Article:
# Flow around oscillating airfoil

## Best Practice Advice and Conclusions

Best practice advice (based on the presented evidence)

• Use any turbulence model or even an invicid solver to obtain satisfactory Cp and CL
• Ensure that the transition is fixed for calculation of Cm
• At present no advice on turbulence modelling can be given for accurate computation of Cm.

Best practice advice (Unsuported by the presented evidence)

Grid

• Ensure that good quality grid is maintained in the wake region, check for estimated extreme wake position.
• Take care that good quality grid extend at least to 1/3 distance behind the aerofoil since accurate near-wake resolution can influence the shock position.
• For deforming meshes fulfill geometry conservation laws. Dynamic mesh movement produces errors. In order to ensure that the mesh changes do not affect flow field the geometric conservation equations should be additionally solved during time integration. There is (I) volume conservation law obtained by applying the continuity equation with zero velocity and constant density (II) surface conservation law, obtained by applying the continuity equation to a constant density flow in arbitrary direction on a fixed grid use the same integration scheme as for the flow solver. See ref [21] for more details.
• Include mesh velocity in the equation.
• Use sufficiently low aspect ratio to ensure good shock capturing during the shock movement. (A study is recommended).

Discretisation Method

• Use a higher order scheme (second or above) with as little numerical dissipation as possible.
• Perform time step sensitivity study.
• Ensure that sufficient number of cycles has been computed to achieve a converged periodical flow.

Boundary conditions

• Use non-slip boundary conditions on the wall and Rieman characteristic based conditions for inlet and outlet.
• Perform sensitivity study of the position of the outer boundaries, 25 x chord behind the aerofoil should be safe.

Conclusions and recommendation for further work.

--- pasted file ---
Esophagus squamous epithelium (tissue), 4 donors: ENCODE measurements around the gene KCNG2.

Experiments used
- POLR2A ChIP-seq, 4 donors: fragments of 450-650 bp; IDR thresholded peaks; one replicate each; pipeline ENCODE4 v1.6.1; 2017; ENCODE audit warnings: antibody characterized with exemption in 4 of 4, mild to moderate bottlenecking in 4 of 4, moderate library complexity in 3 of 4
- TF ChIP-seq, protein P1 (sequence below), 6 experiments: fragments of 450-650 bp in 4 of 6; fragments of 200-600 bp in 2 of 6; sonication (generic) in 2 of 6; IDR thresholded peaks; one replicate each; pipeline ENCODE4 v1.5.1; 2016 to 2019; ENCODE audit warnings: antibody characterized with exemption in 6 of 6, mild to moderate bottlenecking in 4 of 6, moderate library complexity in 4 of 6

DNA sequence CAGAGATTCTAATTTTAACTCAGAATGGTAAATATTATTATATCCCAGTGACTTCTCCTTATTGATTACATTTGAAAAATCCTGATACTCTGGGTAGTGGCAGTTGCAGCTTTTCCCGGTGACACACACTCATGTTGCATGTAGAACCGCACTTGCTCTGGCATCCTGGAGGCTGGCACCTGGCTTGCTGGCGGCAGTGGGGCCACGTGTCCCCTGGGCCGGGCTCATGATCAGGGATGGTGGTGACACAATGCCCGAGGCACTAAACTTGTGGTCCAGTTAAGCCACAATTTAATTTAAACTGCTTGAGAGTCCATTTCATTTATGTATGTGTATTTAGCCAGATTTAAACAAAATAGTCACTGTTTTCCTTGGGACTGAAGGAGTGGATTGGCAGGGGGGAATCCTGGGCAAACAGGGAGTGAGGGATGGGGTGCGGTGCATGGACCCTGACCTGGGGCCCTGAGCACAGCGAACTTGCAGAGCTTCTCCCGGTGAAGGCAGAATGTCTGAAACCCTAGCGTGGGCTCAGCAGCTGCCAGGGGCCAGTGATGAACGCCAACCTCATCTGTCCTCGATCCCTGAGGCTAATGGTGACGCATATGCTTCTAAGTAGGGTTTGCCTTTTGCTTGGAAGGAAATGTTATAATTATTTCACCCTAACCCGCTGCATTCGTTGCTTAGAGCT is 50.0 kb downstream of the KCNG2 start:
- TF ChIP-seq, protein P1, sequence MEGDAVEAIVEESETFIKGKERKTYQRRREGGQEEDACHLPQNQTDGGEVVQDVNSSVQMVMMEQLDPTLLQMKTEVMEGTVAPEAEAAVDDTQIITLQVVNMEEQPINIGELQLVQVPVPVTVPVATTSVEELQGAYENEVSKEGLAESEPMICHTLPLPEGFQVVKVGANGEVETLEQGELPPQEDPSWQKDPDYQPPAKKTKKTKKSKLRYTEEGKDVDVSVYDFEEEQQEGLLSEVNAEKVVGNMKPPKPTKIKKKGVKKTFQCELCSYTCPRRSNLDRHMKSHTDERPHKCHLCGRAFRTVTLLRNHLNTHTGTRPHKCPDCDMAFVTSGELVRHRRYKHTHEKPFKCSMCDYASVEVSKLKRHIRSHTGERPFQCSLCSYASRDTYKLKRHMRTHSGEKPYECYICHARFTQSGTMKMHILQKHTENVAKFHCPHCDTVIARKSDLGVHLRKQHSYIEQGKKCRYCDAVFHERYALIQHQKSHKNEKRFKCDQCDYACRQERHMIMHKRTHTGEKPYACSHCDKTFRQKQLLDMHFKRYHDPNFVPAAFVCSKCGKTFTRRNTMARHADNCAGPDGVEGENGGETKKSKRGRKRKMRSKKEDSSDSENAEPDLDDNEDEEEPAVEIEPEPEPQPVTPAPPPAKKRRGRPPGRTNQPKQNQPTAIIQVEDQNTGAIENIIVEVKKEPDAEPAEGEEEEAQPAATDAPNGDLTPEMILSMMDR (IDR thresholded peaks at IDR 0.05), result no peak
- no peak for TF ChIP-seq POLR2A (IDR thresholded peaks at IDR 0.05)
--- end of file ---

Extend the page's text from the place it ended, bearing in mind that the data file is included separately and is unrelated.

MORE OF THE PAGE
It is evident that the state of the art in prediction methods for unsteady flows on oscillating aerofoils is still behind that achieved by CFD for steady state calculations. While, even inviscid calulations can provide satisfactory results for pressure coefficients as well as lift coefficient history, the accuracy of modelling viscous effects still needs improvement. In particular, this can be observed by examining histories of the locus of shock movement and by comparisons of moment coefficients histories, as both depend on the shock-boundary-layer interaction. It has been observed by a study of a range of test cases and turbulence models (ref [8]), that for transient, turbulent problems of oscillating aerofoils, the numerical predictions depend strongly on the turbulent closure employed. More studies are required before recommendations on turbulence models can be made. This needs to be complemented by rigorous treatment of transition. For this test case the transition was fixed in the experiment but there is no information if it was fixed in any of the computations. If not it could substantially alter the results. Also more mesh and time sensitivity studies are required to investigate if the Cm results, could not be improved by better discretisation. In particular to investigate the relation between an aspect ratio of computational cells on the moving shock and wake. It is known from studies of steady-state problems that shock position is very sensitive to the mesh quality of the wake in the distance up to the 1/3 of the chord from the aerofoil. Therefore such quality should be maintained also for oscillating aerofoils when the position of the wake changes in an oscillatory manner. Initial studies of oscillating aerofoils problems [18] and [19] conclude at present that some approximations can be achieved by one-equation models, but these seem to be inaccurate for dip-stall, Cm and buffet. In general, algebraic models and k-ε give poor results. There is no significant improvement over SA with k-ω and non-linear models reported. Reynolds-stress models have not been investigated.